Kristina Shkirkova, BSc

Liu H, Schwarting J, Terpolilli NA, Nehrkorn K, Plesnila N. Scavenging Free Iron Reduces Arteriolar Microvasospasms After Experimental Subarachnoid Hemorrhage. Stroke. 2021;52:4033–4042.

This study investigated the role of Ferric ions (Fe3+) in the mechanism of microvasospasms secondary to subarachnoid hemorrhage (SAH). Unlike a rapid spike and decrease in intracranial pressure immediately after subarachnoid hematoma, prolonged reduction in cerebral blood flow due to microvasospasms produces a global state of cerebral ischemia that lasts beyond the acute phase of SAH. The acute nature of SAH hematoma damage coupled with prolonged and often delayed states of vasospasm contributes to tissue ischemia and subsequent posthemorrhagic brain damage in SAH.

Previous studies have implicated the role of nitric oxide (NO) in the regulation of cerebral blood flow in the brain and observed a significant decrease in NO levels after SAH. A reduction in microvasospasms was observed when exogenous NO was supplied after SAH.

Given this background, the authors of this study hypothesized that the process of NO depletion is mediated by direct presence of blood supplied iron molecules in the perivascular space, resulting in the formation of reactive oxygen species and subsequent reduction of NO. Mice were exposed to a free iron scavenging agent, iron chelator deferoxamine, prior to inducing SAH via endovascular perforation of the circle of Willis. Visualization of microvasospasms 3 hours after induced SAH in mice with Fe3+ scavenging agent vs controls was performed using a 2-photon microscopy that allows to observe blood flow in animals in-vivo. Results showed that in pial arterioles of animals treated with a scavenger agent, a specific pearl-string-like phenotype was observed; no such pattern was observed in control animals. The authors noted that when all types of vessels were examined, only areas directly covered in hematoma blood showed reduced microvasospasms with Fe3+ scavenger agent. Most commonly, these were observed to be arterioles but not capillaries. Although Fe3+ scavenger agent reduced occurrence of microvasospasms, no effect was observed on the overall parenchymal perfusion, including blood flow velocity of parenchymal vessels and the perfused vessel volume. The authors stated that tissue perfusion is mainly supported by cerebral microcirculation, which relies heavily on capillaries rather than distal arterioles. This may suggest that microvasospasms in capillaries may be affected by different mechanisms than in larger arterioles.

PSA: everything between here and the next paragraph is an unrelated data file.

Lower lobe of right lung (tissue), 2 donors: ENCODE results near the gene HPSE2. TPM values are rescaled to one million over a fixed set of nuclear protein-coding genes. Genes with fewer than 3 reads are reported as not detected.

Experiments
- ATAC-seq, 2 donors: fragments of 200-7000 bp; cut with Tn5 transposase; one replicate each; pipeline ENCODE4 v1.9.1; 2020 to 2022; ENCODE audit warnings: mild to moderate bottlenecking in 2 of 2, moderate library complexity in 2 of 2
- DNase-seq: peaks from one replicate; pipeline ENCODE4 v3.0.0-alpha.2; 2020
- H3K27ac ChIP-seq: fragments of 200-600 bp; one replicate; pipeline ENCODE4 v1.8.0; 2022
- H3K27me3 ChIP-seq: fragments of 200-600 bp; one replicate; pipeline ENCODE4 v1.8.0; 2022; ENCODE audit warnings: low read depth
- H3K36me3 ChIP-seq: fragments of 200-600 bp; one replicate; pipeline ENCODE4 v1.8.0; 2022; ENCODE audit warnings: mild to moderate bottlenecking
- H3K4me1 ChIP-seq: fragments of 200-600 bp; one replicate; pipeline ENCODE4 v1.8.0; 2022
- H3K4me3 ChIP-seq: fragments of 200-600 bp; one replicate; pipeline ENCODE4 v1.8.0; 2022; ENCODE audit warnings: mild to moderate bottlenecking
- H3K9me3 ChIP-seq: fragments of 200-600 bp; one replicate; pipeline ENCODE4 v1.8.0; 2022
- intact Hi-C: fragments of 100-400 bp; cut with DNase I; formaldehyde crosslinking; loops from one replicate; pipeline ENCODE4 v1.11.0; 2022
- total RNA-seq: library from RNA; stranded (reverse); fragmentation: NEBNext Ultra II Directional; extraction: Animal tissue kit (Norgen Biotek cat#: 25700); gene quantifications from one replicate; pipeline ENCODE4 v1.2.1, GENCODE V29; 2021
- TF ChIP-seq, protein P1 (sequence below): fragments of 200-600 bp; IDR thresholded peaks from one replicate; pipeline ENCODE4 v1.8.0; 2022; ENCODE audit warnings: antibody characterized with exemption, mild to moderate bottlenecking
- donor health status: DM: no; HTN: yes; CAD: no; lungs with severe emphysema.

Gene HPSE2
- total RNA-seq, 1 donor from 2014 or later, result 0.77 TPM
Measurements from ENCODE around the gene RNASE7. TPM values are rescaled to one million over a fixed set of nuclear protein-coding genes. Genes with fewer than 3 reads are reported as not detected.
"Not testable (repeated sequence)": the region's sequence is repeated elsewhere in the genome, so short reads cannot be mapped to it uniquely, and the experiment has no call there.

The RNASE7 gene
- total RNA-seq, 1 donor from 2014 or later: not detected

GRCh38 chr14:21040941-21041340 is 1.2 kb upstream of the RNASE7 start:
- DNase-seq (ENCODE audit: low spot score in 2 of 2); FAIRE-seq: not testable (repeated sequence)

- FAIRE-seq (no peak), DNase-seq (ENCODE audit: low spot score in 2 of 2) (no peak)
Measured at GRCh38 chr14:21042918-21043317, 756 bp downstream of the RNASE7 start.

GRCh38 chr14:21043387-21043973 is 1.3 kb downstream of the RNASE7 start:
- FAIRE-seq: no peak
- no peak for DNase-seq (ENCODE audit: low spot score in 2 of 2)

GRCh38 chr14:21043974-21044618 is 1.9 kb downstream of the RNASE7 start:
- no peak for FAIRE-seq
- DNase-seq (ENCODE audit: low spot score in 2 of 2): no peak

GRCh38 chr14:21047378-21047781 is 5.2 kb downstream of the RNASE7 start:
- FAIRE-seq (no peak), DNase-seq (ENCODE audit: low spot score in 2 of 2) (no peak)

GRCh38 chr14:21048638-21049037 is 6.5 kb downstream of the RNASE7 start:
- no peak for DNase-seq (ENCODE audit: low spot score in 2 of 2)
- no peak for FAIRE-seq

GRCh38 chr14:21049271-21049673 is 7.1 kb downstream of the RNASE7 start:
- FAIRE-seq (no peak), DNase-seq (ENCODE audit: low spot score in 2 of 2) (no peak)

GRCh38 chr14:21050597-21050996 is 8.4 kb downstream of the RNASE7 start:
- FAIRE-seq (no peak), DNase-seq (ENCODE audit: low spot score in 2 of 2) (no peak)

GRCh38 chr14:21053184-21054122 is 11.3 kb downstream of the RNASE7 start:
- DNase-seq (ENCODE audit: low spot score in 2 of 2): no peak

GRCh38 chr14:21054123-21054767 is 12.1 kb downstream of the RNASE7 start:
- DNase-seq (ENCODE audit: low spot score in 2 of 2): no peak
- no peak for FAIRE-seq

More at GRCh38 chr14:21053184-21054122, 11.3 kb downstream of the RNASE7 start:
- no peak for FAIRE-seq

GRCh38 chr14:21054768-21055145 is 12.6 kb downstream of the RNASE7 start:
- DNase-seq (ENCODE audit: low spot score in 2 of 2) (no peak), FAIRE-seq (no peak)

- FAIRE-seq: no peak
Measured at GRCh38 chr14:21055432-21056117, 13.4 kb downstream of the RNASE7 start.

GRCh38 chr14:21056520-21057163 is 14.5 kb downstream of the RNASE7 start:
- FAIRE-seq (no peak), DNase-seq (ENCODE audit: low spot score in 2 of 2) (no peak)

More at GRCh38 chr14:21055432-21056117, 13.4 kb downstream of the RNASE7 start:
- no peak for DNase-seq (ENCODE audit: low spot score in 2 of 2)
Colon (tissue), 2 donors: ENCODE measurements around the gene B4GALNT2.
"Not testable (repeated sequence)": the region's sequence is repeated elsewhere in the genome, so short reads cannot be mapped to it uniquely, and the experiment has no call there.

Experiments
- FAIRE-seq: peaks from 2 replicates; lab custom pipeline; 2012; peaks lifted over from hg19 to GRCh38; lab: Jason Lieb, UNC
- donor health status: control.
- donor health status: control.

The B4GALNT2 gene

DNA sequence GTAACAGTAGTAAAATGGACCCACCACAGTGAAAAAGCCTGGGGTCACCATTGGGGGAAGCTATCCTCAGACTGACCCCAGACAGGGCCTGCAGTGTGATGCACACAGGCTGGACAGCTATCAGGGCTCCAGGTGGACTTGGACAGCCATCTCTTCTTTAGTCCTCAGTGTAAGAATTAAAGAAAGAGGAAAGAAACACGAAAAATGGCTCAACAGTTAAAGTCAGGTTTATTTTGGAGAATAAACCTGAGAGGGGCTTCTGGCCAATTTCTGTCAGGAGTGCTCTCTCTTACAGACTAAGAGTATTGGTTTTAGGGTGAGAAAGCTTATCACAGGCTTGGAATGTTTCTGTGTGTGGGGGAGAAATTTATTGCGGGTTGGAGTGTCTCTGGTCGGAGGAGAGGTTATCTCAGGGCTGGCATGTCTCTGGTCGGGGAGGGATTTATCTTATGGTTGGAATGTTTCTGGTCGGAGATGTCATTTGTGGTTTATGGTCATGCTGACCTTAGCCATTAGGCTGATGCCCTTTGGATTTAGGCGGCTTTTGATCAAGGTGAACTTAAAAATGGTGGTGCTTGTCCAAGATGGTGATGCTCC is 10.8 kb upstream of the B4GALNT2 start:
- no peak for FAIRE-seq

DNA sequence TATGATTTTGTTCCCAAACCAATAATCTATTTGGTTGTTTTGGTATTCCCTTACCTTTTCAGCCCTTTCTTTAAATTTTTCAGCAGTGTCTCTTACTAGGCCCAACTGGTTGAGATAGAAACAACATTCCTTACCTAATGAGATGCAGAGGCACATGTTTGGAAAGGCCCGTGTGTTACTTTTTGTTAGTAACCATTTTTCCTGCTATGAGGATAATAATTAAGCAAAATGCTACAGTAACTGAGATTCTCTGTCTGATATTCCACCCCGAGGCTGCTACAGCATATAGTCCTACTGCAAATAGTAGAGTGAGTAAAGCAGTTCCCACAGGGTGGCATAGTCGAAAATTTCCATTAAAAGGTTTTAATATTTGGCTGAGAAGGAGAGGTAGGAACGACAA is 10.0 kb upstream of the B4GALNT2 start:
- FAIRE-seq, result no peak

Fe3+ scavenger agent, deferoxamine, used in this study has been previously clinically used to treat iron overload. It important to note that mice exposed to deferoxamine in this study exhibited common side-effects of hypotension and tachycardia compared to control mice, which may, to a certain extent, have an independent effect on the cerebral blood flow.

Overall, this study supports the role of ferric ions in formation of microvasospasms in arterioles but not capillaries in SAH. Reduction in vasospasms, particularly at the level of microcirculation, is an important therapeutic target in SAH.